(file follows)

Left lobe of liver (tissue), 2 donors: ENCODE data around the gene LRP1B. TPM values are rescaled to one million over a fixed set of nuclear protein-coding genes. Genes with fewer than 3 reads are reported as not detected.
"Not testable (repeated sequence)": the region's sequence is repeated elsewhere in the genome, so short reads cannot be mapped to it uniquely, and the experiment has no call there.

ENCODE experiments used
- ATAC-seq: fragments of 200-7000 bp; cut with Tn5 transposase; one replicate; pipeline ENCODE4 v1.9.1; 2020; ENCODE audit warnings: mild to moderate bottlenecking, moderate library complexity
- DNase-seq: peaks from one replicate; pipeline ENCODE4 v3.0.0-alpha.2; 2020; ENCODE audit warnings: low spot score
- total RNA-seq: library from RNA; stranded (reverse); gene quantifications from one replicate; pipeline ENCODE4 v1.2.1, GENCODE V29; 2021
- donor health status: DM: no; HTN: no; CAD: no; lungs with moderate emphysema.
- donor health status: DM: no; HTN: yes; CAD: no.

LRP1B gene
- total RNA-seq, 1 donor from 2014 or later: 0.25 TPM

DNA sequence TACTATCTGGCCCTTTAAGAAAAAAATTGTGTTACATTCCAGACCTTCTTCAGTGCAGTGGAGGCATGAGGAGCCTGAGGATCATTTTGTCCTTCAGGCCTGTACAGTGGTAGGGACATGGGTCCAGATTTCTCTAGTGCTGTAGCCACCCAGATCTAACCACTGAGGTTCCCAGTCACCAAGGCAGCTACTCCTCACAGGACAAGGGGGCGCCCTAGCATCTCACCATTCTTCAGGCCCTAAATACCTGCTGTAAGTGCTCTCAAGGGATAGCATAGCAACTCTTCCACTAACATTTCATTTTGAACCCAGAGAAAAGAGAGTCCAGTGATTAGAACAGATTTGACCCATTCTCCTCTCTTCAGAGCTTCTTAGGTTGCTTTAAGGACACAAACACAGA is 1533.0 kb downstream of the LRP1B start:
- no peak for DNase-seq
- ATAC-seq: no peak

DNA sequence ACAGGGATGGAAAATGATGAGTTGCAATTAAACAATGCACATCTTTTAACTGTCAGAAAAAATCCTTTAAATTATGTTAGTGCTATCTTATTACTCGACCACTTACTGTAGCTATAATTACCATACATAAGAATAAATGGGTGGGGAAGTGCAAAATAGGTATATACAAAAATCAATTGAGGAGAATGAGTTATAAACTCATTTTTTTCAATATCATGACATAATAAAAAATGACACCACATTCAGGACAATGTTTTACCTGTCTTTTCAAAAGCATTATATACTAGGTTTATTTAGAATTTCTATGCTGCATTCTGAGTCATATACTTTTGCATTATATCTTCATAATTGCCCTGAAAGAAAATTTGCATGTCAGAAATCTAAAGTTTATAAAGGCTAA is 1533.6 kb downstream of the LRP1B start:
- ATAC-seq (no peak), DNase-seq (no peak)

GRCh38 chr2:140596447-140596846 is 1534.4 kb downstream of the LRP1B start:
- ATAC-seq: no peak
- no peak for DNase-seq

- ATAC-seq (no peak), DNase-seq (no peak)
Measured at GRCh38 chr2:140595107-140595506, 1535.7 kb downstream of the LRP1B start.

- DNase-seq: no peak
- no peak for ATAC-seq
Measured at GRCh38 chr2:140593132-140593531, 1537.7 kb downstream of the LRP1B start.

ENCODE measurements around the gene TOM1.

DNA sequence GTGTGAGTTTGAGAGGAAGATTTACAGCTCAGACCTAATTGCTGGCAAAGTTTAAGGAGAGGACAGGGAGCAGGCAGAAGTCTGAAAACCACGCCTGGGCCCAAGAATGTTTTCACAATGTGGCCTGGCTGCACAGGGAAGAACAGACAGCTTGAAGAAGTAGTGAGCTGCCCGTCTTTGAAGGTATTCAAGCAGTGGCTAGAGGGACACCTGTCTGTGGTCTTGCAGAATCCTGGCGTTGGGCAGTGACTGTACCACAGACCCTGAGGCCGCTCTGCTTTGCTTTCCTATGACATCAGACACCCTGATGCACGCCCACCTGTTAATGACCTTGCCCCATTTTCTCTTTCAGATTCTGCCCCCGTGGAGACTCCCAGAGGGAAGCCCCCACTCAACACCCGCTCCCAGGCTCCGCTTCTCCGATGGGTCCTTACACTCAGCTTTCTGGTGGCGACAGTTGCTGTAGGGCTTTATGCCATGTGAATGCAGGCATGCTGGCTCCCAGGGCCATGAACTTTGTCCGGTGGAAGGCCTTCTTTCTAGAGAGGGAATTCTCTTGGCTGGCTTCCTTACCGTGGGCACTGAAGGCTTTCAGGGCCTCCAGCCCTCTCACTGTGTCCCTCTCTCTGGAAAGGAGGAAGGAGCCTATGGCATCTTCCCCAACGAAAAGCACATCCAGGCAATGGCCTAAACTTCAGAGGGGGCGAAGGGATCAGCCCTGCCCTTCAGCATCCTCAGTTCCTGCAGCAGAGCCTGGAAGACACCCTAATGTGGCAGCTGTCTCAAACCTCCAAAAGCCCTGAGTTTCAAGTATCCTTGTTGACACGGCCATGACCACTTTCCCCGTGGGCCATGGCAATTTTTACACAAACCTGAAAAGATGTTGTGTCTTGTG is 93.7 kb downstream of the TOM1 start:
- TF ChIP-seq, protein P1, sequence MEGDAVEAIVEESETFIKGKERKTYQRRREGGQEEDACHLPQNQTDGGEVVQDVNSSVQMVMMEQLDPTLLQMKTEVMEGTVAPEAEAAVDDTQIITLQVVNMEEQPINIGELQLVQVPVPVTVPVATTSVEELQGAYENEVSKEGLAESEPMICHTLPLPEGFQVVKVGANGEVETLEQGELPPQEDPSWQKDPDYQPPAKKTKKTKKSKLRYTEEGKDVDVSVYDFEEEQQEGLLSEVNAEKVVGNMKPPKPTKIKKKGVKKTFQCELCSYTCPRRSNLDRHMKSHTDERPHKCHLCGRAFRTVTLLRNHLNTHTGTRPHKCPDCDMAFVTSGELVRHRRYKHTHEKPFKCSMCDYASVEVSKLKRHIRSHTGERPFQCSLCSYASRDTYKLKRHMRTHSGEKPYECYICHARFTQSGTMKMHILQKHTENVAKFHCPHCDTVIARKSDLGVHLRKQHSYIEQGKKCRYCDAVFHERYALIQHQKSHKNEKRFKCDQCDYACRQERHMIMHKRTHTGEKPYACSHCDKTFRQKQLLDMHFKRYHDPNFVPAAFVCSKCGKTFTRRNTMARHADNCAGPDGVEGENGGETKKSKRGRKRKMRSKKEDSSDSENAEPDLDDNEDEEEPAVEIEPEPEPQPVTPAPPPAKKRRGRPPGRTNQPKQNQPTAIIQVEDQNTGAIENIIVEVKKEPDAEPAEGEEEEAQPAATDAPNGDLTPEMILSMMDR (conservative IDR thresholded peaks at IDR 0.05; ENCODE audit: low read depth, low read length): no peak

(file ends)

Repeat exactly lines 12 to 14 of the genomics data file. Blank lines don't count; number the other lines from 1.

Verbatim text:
- no peak for DNase-seq
- ATAC-seq: no peak

DNA sequence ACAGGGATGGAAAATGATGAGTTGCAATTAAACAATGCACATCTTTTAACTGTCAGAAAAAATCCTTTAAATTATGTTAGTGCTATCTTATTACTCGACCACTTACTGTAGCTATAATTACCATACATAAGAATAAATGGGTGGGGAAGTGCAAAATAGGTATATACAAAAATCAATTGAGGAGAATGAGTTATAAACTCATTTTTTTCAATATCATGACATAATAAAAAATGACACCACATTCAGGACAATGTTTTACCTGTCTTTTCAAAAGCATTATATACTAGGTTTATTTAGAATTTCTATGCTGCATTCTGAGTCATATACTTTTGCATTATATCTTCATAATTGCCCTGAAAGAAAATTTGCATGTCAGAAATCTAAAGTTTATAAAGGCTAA is 1533.6 kb downstream of the LRP1B start: